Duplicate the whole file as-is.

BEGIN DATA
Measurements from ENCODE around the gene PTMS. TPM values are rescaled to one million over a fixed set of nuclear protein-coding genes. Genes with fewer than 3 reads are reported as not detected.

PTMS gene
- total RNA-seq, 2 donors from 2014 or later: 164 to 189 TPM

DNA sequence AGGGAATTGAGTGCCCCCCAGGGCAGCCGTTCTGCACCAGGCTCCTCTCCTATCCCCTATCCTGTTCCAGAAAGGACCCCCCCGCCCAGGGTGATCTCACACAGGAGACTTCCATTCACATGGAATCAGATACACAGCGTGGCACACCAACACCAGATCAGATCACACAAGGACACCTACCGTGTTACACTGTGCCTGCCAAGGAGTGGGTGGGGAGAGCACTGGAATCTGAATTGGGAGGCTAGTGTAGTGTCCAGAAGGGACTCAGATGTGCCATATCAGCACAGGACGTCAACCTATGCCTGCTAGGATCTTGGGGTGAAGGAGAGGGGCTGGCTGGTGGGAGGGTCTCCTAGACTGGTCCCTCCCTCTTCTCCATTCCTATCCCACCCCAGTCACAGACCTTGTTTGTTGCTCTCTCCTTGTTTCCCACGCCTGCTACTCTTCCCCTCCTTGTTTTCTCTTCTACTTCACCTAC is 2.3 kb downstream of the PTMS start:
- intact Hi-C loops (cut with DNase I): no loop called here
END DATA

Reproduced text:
Measurements from ENCODE around the gene PTMS. TPM values are rescaled to one million over a fixed set of nuclear protein-coding genes. Genes with fewer than 3 reads are reported as not detected.

PTMS gene
- total RNA-seq, 2 donors from 2014 or later: 164 to 189 TPM

DNA sequence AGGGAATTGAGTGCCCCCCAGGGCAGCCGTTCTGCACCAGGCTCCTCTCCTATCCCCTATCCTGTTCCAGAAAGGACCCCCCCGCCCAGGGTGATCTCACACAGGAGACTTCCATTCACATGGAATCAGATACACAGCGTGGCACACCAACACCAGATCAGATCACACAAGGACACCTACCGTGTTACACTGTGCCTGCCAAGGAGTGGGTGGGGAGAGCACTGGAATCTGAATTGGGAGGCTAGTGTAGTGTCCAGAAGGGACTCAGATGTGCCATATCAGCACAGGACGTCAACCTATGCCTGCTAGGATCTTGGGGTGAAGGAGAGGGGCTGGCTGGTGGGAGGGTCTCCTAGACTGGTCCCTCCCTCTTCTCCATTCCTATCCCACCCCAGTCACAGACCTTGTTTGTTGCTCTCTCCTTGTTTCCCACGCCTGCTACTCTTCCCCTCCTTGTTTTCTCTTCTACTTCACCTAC is 2.3 kb downstream of the PTMS start:
- intact Hi-C loops (cut with DNase I): no loop called here